Could Mounted Cameras Reduce Trucking Accidents?

Atlanta, 11/07/2016 /SubmitPressRelease123/

In recent years, many police departments around the country have started using body cameras and mounted cameras in their patrol cars in an effort to make officers more accountable. In some cases, these cameras have also exonerated officers accused of inappropriate conduct.

Now, trucking companies are turning to a similar concept for their trucks and truck operators. Although mounted cameras are not currently required by law, some industry insiders and lawmakers would like to see them become mandatory.

If you have been hurt in a truck accident, you need a skilled Atlanta truck accident lawyer on your side. Get a free consultation about your case today.

Are Current Trucking Regulations Enough?

The trucking industry is regulated by the Federal Motor Carrier Safety Administration (FMCSA), which sets rules that govern how truck carriers and their drivers are allowed to operate. For example, the federal hours-of-service rules determine how long truck drivers are allowed to be on the road without stopping to rest. There are also rules for keeping electronic logbooks, driving with a passenger, and performing routine maintenance on semi-trucks.

In some cases, truck companies voluntarily choose to go beyond what the rules require. According to one report, about 400,000 semi-trucks in the United States are already outfitted with cameras. The dual-lens cameras record the inside of the truck’s cab, as well as the road in front of the truck. One of the main manufacturers of the cameras reports that its business increased by 80 percent in 2015, as more truck companies have opted to install the cameras. A New Jersey trucking company says its accident frequency has dropped by 50 percent since it installed cameras in its trucks. The cameras have also caused the company’s insurance rates to go down by 30 percent.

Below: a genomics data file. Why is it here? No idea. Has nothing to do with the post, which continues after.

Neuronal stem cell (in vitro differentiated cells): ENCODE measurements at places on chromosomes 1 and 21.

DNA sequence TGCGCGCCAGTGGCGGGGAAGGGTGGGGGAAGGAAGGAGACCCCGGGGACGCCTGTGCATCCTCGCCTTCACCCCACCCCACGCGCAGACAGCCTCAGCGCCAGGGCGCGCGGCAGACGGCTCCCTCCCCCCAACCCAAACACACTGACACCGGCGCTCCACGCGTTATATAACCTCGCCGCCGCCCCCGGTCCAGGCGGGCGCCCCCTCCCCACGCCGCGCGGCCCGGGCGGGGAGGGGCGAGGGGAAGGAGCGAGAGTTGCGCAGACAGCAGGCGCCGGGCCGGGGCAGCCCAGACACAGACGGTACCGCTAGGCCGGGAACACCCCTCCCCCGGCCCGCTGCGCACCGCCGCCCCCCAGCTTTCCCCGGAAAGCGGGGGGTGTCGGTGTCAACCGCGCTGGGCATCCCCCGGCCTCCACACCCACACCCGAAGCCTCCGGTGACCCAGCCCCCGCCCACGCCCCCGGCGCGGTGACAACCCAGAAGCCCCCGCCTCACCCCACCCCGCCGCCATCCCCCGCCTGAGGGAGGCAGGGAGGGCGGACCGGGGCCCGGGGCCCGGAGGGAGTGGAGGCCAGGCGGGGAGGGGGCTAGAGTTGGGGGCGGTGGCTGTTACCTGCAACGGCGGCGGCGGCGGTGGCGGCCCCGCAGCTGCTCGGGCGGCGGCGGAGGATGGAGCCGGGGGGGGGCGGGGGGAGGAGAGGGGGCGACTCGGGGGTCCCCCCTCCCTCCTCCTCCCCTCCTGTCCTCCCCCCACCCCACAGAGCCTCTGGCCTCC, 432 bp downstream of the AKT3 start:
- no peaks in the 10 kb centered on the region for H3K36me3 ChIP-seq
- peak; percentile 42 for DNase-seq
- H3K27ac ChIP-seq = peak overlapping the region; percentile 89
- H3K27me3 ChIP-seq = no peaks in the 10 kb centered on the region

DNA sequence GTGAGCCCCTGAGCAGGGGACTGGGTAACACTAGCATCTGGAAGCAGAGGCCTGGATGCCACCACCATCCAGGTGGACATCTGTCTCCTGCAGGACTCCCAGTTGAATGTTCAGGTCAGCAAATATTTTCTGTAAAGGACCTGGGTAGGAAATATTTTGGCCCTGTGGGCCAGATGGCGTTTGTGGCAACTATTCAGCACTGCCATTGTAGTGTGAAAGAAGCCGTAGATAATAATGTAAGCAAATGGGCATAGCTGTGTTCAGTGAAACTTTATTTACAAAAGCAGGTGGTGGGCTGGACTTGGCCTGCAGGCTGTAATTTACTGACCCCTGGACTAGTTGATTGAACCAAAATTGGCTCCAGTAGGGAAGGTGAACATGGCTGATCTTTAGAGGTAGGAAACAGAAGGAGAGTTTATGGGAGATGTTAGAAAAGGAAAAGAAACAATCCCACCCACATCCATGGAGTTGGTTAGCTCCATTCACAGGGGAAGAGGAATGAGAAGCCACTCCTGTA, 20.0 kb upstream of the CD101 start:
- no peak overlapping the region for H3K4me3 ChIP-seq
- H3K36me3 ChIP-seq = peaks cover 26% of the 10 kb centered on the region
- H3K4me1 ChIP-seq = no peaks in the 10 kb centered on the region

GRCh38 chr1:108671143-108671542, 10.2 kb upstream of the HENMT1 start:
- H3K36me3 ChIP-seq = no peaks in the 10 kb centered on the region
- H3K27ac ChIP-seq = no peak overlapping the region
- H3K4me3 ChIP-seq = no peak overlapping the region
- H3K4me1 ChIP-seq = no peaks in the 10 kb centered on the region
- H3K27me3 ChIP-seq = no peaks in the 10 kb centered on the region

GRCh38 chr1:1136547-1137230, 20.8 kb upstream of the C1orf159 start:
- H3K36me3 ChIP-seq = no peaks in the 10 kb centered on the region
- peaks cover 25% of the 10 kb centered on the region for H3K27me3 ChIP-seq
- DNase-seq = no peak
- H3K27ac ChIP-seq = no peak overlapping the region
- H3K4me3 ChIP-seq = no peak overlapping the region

Not All Truck Drivers Happy about Cameras

On the other hand, some truck drivers claim the cameras are an invasion of privacy. For a truck driver, the inside of the truck cab is a bit like an office. The truck operator’s entire day takes place in the cabin. For some, the idea of being recorded throughout the day is unpleasant.

However, other truck drivers feel that the loss of privacy is far outweighed by the benefits the cameras offer. Several major truck companies have started offering their drivers a bonus for every month they drive without an infraction. With the cameras on board, it’s easier for truck drivers to prove that they are complying with FMCSA rules.  

Eberstein & Witherite, LLP: Atlanta Truck Accident Lawyers

If you have been hurt in a truck accident, you have a limited amount of time to file a claim for damages. Don’t wait to speak to an attorney about your case. Call the Atlanta truck accident lawyers at Eberstein & Witherite, LLP today to receive a free case evaluation. You can reach us at 1-800-TRUCK WRECK (1-800-878-2597).

Media Contact
Lucy Tiseo
Eberstein & Witherite, LLP
Phone: 800-878-2597
Email: [email protected]
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